Correspondence analysis (CA) is a multivariate statistical tool used to visualize and interpret data dependencies by finding maximally correlated embeddings of pairs of random variables. CA has found applications in fields ranging from epidemiology to social sciences; however, current methods do not scale to large, high-dimensional datasets. In this paper, we provide a novel interpretation of CA in terms of an information-theoretic quantity called the principal inertia components. We show that estimating the principal inertia components, which consists in solving a functional optimization problem over the space of finite variance functions of two random variable, is equivalent to performing CA. We then leverage this insight to design novel algorithms to perform CA at an unprecedented scale. Particularly, we demonstrate how the principal inertia components can be reliably approximated from data using deep neural networks. Finally, we show how these maximally correlated embeddings of pairs of random variables in CA further play a central role in several learning problems including visualization of classification boundary and training process, and underlying recent multi-view and multi-modal learning methods.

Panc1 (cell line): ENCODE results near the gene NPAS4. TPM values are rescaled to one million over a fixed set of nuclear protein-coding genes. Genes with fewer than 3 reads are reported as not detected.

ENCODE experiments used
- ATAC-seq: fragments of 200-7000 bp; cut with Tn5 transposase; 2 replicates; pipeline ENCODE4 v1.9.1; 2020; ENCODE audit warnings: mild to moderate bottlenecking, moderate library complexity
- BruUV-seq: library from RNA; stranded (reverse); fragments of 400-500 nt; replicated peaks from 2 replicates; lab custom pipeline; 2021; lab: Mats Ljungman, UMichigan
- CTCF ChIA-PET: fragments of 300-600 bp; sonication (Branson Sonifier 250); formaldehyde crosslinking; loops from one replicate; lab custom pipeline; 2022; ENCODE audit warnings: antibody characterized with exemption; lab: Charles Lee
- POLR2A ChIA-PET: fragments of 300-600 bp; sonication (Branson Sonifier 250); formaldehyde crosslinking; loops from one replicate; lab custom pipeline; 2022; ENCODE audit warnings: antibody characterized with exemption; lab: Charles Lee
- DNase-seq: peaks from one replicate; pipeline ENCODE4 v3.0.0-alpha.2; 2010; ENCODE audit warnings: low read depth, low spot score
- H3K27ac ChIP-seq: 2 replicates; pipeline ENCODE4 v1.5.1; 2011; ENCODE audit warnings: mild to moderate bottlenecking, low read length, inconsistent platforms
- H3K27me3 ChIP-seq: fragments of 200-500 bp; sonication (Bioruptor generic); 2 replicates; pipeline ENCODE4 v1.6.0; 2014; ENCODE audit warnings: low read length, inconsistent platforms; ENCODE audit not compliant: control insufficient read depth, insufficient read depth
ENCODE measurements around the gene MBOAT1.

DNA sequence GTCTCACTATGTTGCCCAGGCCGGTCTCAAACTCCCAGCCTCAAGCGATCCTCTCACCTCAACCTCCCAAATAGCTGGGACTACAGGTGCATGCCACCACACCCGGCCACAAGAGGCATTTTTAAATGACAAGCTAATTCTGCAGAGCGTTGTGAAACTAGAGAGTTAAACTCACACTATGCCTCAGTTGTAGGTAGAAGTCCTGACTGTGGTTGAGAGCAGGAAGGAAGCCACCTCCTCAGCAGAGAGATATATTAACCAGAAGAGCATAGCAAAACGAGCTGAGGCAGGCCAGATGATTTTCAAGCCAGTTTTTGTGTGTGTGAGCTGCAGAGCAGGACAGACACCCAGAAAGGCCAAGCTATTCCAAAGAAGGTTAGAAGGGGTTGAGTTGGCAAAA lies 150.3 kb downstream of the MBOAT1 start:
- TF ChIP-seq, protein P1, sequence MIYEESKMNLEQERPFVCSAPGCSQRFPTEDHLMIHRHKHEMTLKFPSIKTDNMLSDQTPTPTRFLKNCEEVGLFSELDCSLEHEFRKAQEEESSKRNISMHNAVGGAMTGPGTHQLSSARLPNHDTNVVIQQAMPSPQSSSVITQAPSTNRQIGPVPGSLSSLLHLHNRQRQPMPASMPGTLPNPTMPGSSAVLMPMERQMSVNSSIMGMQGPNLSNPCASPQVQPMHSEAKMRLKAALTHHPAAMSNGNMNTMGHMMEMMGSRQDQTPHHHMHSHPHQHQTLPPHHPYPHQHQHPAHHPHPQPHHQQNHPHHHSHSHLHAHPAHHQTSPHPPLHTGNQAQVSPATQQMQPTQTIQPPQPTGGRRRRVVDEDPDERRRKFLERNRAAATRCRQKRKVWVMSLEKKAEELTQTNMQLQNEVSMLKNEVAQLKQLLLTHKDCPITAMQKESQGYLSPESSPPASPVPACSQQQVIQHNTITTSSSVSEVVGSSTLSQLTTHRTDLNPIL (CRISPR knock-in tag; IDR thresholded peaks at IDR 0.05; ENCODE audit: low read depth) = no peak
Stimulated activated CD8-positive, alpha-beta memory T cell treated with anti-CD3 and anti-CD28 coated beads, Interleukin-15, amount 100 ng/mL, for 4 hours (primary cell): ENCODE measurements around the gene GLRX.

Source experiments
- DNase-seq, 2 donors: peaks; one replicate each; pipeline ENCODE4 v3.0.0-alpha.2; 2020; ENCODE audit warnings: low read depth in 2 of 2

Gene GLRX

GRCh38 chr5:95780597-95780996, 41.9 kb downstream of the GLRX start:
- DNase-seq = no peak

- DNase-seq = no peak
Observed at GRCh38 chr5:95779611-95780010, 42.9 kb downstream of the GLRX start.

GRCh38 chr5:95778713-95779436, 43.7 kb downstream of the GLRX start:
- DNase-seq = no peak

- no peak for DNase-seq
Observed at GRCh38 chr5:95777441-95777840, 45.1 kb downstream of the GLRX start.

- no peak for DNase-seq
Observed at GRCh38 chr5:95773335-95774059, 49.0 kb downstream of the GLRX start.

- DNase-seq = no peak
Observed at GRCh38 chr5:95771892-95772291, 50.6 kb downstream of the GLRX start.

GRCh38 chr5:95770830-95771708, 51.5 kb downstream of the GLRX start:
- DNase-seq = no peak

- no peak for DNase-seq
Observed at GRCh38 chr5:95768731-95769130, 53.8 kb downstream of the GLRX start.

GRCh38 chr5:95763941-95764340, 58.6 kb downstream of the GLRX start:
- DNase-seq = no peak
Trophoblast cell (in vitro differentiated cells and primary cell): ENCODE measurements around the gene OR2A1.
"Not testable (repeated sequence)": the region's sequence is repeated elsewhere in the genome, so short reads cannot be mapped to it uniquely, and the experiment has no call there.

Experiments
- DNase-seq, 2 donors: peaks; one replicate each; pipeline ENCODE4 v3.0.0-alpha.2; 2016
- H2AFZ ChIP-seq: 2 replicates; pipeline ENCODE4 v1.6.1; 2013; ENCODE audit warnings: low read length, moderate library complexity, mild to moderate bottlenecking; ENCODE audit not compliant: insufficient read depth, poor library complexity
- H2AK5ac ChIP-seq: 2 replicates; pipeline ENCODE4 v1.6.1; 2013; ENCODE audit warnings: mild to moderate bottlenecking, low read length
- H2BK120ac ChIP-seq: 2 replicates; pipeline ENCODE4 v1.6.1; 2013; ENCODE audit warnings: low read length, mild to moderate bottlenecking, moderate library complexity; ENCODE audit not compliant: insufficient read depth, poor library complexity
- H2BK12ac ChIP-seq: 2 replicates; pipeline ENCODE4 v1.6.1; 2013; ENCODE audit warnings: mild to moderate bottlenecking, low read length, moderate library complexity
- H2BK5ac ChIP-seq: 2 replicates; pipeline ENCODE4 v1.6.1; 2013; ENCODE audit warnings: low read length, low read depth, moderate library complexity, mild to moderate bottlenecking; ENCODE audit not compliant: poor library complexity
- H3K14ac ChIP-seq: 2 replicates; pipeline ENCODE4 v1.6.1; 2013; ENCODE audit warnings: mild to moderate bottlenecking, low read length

- Pub Date:
- June 2018
- Computer Science - Machine Learning;
- Computer Science - Information Theory;
- Statistics - Machine Learning
- 30 pages, 7 figures, 6 tables. arXiv admin note: text overlap with arXiv:1902.07828